Many preclinical models in cancer research implicate immunodeficient mice to ensure human xenograft success. Nude mice do not possess mature thymus and lack a vital part of tumor microenvironment26. Although nude mice do not possess mature thymus and are consequently deficient in T cells, they present mature lymphocytes B, neutrophils, monocytes and macrophages into their pleural microenvironment in contrast to more permissive and highly deficient SCID mice26. In the early stages of MPM development, regulatory T cells have an important suppressive role. However, in more advanced stages, myeloid cells including neutrophils and macrophages replace Treg cells; in this function, the suppressive role of regulatory T cells is only important during early stages of MPM development23,27. Consequently, although studies involving a complete immune response (e.g., immunotherapies involving a T response) cannot be studied in the model presented here, we postulate that this orthotopic model keeps all its interest to assess new treatments or new diagnostic tools of MPM.
In a methodological point of view, there are critical steps to keep in mind to maximize the development of intrapleural MPM tumors. Prior to establishing mice models, have access to exponentially growing cells (less than 80% confluency, depending on cell lines) and to 8 to 10 months acclimated mice. Indeed, injecting younger small mice is difficult and can result in ectopic injections and alter survival. During the implantation procedure, standard surgery precautions should be taken, and blunt scissors should be used especially when incising to avoid bleeding, which could lead to death of animals. The choice of the syringe (e.g., the model described here) and the protocol presented here allow precise and gentle injection of a small volume of medium containing tumor cells to ensure intrapleural injection (30° angle, 2–3 mm depth).
Longitudinal monitoring of orthotopic MPM models can only be performed non-invasively by imaging technics. PET/CT is the advised method in clinical practice to diagnose MPM and has consequently been used in this study20,21. As compared to widely used optical imaging, PET/CT imaging involves the use of radioactive compounds and is therefore more delicate to setup because of the safety, the logistics of radiotracers and its cost28. Nevertheless, PET/CT imaging does not rely on genetic modification of tumor cells and provides high-resolution tomographic, anatomic and molecular information. Optical imaging is also faster than PET/CT but the imaging system presented in this article involves a 3-mice bed and about 20 mice can be scanned per day, which is a reasonable throughput considering the information collected. The use of the highly available clinical radiotracer [18F]FDG warrants a high translational power to research performed with this technique29. Although [18F]FDG-PET scan readings and analyses might require some experience because of the high uptake in surrounding heart and brown adipose tissues, its combination with CT refines diagnosis. During [18F]FDG PET/CT experiments, fasting and warming mice as well as performing an uptake time of [18F]FDG of 1 h can significantly enhance the visualization of tumors since scan conditions highly impact PET contrasts as already described24. Further studies on preclinical orthotopic models involving other clinically-used radiotracers as [18F]Fluorothymidine (FLT) or [18F]Fluoromisonidazole (FMISO), which monitors proliferation and hypoxia respectively, could provide more information on such reliable orthotopic MPM models29.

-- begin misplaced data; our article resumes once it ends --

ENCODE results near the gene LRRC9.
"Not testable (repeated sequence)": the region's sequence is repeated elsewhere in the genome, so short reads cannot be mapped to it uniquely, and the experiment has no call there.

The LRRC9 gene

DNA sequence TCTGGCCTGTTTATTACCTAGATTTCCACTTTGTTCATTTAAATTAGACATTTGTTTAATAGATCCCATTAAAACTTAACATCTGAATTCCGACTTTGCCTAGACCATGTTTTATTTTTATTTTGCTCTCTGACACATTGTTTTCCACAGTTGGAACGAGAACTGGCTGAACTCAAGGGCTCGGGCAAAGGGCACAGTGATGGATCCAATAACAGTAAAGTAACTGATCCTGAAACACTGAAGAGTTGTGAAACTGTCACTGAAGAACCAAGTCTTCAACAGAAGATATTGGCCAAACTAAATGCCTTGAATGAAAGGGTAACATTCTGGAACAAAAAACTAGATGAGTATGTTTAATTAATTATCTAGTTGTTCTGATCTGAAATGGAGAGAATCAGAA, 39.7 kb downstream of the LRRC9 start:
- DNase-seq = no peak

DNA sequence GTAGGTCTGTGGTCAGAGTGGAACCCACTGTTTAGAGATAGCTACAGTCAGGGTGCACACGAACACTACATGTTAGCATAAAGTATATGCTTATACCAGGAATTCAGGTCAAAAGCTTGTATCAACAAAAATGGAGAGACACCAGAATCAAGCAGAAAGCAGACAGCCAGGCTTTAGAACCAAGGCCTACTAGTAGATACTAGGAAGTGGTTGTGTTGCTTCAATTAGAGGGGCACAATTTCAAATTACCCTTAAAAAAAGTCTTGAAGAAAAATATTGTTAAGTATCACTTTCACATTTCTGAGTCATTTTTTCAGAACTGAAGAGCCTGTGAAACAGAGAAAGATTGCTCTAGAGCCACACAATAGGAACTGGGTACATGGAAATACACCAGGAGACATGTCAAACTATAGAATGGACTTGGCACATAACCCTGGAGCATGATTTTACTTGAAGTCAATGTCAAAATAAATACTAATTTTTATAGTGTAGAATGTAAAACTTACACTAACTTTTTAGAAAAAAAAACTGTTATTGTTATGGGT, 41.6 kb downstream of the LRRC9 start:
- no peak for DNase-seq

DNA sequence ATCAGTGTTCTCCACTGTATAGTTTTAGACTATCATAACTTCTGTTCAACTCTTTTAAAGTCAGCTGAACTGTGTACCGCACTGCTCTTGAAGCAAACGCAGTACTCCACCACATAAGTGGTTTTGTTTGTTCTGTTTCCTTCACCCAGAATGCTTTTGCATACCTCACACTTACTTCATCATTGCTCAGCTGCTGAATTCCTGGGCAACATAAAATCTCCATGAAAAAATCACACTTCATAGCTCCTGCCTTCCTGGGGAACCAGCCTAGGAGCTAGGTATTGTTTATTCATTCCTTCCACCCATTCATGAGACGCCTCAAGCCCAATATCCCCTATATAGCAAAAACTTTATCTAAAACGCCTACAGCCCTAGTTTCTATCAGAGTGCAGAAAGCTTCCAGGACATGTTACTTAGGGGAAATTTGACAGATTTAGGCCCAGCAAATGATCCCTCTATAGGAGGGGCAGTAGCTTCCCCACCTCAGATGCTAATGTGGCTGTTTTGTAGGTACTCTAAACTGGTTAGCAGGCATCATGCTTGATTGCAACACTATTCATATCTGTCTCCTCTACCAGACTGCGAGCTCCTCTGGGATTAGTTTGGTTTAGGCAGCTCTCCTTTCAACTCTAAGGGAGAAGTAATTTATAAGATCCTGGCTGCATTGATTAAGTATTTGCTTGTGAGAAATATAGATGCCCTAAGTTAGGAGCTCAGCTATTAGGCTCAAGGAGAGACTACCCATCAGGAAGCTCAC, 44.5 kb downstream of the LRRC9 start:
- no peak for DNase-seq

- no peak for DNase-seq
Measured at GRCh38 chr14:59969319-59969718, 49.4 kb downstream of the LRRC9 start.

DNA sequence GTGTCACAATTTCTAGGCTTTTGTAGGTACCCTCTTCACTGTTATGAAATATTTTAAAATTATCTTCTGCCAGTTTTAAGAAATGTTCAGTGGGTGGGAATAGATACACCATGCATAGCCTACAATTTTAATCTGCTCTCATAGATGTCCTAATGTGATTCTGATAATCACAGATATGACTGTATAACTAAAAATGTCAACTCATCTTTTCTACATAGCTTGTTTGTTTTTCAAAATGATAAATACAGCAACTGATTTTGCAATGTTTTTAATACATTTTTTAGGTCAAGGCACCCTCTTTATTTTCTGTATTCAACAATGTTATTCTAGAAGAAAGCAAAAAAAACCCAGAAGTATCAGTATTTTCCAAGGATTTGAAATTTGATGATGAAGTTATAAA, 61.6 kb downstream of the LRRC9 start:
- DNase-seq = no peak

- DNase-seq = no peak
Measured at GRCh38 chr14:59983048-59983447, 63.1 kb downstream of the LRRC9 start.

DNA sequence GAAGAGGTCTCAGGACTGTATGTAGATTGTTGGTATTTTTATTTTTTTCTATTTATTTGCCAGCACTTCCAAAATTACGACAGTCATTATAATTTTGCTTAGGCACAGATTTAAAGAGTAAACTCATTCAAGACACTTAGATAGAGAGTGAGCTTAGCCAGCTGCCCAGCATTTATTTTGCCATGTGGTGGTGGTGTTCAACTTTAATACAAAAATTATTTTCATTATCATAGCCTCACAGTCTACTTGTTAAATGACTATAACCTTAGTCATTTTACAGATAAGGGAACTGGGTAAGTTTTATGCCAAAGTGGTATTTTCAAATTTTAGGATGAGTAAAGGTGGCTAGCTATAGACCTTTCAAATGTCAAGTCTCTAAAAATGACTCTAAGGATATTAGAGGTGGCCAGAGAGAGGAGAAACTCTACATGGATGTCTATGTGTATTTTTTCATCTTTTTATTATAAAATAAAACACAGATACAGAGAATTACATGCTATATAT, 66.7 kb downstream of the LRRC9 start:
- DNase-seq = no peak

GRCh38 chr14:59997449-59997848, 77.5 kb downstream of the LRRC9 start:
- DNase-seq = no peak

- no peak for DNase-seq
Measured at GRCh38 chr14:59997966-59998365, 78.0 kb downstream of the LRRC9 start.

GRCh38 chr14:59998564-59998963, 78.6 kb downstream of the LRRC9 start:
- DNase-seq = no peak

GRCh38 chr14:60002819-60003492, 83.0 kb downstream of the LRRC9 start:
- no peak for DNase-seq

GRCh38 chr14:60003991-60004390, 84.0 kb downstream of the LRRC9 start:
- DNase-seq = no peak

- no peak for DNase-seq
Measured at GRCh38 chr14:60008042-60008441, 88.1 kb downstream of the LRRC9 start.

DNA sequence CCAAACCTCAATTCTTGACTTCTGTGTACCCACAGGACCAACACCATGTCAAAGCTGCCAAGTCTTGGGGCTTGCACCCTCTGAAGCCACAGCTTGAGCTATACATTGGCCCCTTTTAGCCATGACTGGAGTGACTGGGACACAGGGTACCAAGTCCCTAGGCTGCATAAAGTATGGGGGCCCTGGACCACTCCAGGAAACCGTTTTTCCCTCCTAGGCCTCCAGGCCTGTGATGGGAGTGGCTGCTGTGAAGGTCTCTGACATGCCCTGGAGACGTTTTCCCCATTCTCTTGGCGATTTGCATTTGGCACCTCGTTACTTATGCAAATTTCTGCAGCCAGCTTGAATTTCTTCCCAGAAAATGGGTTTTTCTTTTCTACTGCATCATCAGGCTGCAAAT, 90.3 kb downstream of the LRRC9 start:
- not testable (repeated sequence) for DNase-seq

Finally, this relevant translational model combined with non-invasive imaging is perfectly in line with the 3R concept: Reduce the number of animals, Refine to lessen pain and discomfort and Replace animal experimentation with alternatives22. Indeed, within the same set of animals, therapeutic follow-up and response can be monitored non-invasively allowing longitudinal measurements throughout the experiments, thus reducing the number of animals required per experiment. Moreover, as each animal represent its own control over time, non-invasive imaging also highly increase statistical power reducing the number of needed animals to obtain reliable data16.
The authors have nothing to disclose.
This research was funded by Ligue Genevoise contre le Cancer (to V.S.-B.) and by the Center for Biomedical Imaging (CIBM) of the Universities and Hospitals of Geneva and Lausanne (to D.J.C., O.B. and S.G.).
|3-mice bed||Minerve||bed for mice imaging|
|Athymic Nude-Foxn1n nu/nu||Envigo, Huntingdon, UK||6907F||immunodeficient mouse|
|Betadine||Mundipharma Medical Company, CH||111131||polyvidone iodine solution|
|Dulbecco's Phosphate-Buffered Saline (DPBS)||ThermoFisher Scientific, Waltham, MA, USA||14190094||Buffer for cell culture|
|Fetal bovine serum (FBS)||PAA Laboratories, Pasching, Austria||A15-101||cell culture medium supplement|
|Insulin syringes||BD Biosciences, San Jose, CA, USA||324826||syringe for cell injection|
|Penicillin/Streptomycin||ThermoFisher Scientific, Waltham, MA, USA||15140122||antibiotics for cell culture medium|
|RPMI 1640||ThermoFisher Scientific, Waltham, MA, USA||61870010||basal cell culture medium|
|Temgesic (Buprenorphin 0.3 mg/mL)||Alloga SA, CH||700320||opioid analgesic product|
|Triumph PET/SPECT/CT||Trifoil, Chatsworth, CA, USA||imaging equipment|
|Trypsin||ThermoFisher Scientific, Waltham, MA, USA||25050014||enzymatic cell dissociation buffer|
|Virkon S 2%||Milian, Vernier, CH||972472||disinfectant|
|Vivoquant||Invicro, Boston, MA, USA|